But the dark pines of your mind dip deeper
And you are sinking, sinking, sleeper
In an elementary world;
There is something down there and you want it told.
— Gwendolyn Macewen, “Dark Pines Under Water,” The Shadow Maker (1972)
So… after a seven month wait I finally got to see a clinical psychologist, who diagnosed complex trauma. I’ve lived for a long time with intermittent depression that seems to be about something and doesn’t respond well to standard medication. And I knew that certain triggers had a powerful effect on me, and that when I’m at low ebb I’m vulnerable to re-living painful episodes, without the ability to stop. But I’d never really applied that label to myself — at most, I identified as the third (at least) link in a chain of intergenerational trauma. So it felt both weird and obvious.
I’ve been trying to work out why I discounted it for so long, and it boils down to this: I thought I had too much privilege to qualify. In particular, I thought family conflict couldn’t give rise to trauma without physical or sexual violence. And I bought into the message I got a lot growing up — you’re over-sensitive — which made me feel ashamed of failing to manage my emotions. Lastly, I’ve worked with refugee communities, in Aboriginal health, and on sexual assault prevention, and my experiences were mundane compared to the stories I heard in those contexts.
But the symptoms were getting hard to ignore. Recently I’d been getting incredibly wound up about the need to move for fieldwork. In the process of making lists, I suddenly had this crystal clear memory of list-making being the only thing that kept me sane when I was part-way through year twelve and the conflict at home had got so intense I’d decided to move out. I’d make lists of the furniture I needed, the suburbs I was looking in, the weekly grocery shop I imagined myself making. I’d agreed not to move out until after final exams, so I was stuck. Just me and my lists. I’m pretty sure my teachers had picked up things were not okay, but I couldn’t talk about it — at the tiniest sign of sympathy I felt like I’d start crying and never stop; not an option at a boys’ school. Within a month of my final exam, I’d got a job and moved out of home. Ever since then, home has been my nest. The thought of moving was freaking me out.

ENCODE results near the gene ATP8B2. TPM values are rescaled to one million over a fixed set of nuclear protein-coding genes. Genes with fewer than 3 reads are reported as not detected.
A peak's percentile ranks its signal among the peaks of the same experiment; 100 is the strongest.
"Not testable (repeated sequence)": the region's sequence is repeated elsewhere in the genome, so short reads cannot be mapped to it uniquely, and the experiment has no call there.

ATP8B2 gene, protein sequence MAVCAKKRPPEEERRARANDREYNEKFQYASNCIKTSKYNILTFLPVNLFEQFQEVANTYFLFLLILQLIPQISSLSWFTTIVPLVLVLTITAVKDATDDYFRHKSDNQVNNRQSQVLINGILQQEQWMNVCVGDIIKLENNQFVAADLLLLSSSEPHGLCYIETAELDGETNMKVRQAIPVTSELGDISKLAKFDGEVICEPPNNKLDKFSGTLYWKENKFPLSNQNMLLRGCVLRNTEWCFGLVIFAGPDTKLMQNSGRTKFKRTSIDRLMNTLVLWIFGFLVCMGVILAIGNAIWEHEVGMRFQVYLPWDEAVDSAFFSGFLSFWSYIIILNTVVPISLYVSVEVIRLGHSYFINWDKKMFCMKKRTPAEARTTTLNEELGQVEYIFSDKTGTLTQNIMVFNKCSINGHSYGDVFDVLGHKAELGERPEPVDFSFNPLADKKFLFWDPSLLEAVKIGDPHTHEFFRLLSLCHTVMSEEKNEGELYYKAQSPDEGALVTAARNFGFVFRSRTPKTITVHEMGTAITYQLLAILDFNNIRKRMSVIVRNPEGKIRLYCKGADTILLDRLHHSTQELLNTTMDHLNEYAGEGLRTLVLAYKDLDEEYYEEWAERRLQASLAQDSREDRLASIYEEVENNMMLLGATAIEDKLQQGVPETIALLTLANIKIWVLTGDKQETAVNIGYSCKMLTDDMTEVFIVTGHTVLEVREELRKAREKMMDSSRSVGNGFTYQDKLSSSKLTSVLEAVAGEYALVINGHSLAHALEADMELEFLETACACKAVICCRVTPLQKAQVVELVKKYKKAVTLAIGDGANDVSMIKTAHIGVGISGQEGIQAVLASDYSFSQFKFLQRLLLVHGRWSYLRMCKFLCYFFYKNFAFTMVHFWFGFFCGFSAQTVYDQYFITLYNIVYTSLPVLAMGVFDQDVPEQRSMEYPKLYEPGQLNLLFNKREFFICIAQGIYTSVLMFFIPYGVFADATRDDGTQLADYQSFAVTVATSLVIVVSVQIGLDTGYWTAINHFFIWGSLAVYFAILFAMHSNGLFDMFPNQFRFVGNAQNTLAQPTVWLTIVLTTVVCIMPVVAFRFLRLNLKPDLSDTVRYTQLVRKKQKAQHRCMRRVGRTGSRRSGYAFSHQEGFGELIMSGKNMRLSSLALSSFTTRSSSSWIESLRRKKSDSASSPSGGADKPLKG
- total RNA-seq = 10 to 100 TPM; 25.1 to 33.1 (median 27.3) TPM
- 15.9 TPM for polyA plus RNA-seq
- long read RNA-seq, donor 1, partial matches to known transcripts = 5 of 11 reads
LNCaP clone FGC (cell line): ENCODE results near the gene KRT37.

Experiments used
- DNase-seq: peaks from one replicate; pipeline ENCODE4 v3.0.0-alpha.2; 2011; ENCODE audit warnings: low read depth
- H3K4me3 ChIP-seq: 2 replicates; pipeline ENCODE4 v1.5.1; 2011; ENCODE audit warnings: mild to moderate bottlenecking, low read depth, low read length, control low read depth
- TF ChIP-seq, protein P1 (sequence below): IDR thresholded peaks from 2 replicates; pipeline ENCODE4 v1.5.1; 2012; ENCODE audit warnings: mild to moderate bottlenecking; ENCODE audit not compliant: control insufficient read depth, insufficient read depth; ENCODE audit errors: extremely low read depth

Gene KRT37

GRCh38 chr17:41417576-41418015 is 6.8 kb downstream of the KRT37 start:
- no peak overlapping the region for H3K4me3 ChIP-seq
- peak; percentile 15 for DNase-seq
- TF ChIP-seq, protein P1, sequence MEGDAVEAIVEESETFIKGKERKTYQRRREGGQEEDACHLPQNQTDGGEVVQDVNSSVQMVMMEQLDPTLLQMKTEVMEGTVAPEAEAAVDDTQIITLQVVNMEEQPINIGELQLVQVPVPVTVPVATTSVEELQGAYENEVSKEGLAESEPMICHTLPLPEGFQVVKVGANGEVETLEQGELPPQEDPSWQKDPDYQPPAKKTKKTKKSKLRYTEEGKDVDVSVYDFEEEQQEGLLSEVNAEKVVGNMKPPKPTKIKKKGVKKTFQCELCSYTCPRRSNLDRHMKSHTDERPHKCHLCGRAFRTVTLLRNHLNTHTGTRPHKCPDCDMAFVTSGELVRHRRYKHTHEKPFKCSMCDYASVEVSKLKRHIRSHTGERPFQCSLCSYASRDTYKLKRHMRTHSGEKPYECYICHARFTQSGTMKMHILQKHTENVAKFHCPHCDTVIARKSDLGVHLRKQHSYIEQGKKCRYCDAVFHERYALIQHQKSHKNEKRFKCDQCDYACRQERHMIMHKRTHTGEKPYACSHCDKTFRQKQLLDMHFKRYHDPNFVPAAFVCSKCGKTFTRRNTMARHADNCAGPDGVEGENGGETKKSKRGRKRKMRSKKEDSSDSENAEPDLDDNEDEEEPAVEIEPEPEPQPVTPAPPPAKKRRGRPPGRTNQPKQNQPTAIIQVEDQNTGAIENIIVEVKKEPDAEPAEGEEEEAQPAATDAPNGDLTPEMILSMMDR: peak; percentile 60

A couple of Mondays ago, I turned 36. I kept it off Facebook and didn’t tell anyone until the day after. I knew that my custodial parent was going to call or e-mail, as if nothing had happened the last time we were in contact. And that happened. I replied saying ‘you asked for correspondence to cease, and I want that to happen.’ I took it pretty easy for the rest of the day, just having lunch and seeing a movie — all that ritual consumption we call ’self-care’ when shit’s fucked and isn’t fixable. And that night, around 3AM, I woke straight from sleep into an intrusive episode — re-experiencing a fight in a small room at the Magistrates Court, forty-five minutes of my life from 18 years ago.
I used to do that once or twice a night before sleep. I haven’t done it for a long time. I am blown away by how exhausted I was, afterwards. The next day and the day after, total fatigue. Acid ache in my limbs, my diaphragm, my stomach. I don’t know how I used to get up in the morning and go to work and go to uni afterwards. And then on Thursday morning I woke to a daggy joke from my friend Clom, and it felt like a dam bursting — the return of all the warm emotions, the shift from stressful watching to hope and optimism.
The appointments with the psychologist are exhausting, too. It takes two or three days to recover after each one. It feels good to be facing up to this aspect of my life, but it’s slow-going. I’m grateful for work colleagues who just get it. In the meantime, I got my ethics submission finished and I’ve started contacting potential housemates for my next move. I finished the last of fourteen years in back-taxes, I rolled my super together in a higher-yield product, and I signed up for health insurance. These were all on the list of things I planned to do by thirty — but however slow, it’s progress.